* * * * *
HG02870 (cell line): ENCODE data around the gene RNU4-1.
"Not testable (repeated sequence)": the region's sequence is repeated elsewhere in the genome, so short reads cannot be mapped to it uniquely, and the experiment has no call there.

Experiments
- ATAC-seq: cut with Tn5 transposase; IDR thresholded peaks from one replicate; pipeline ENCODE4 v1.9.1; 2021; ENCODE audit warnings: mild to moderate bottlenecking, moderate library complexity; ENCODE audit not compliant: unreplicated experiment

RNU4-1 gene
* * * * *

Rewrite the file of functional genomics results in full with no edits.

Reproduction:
HG02870 (cell line): ENCODE data around the gene RNU4-1.
"Not testable (repeated sequence)": the region's sequence is repeated elsewhere in the genome, so short reads cannot be mapped to it uniquely, and the experiment has no call there.

Experiments
- ATAC-seq: cut with Tn5 transposase; IDR thresholded peaks from one replicate; pipeline ENCODE4 v1.9.1; 2021; ENCODE audit warnings: mild to moderate bottlenecking, moderate library complexity; ENCODE audit not compliant: unreplicated experiment

RNU4-1 gene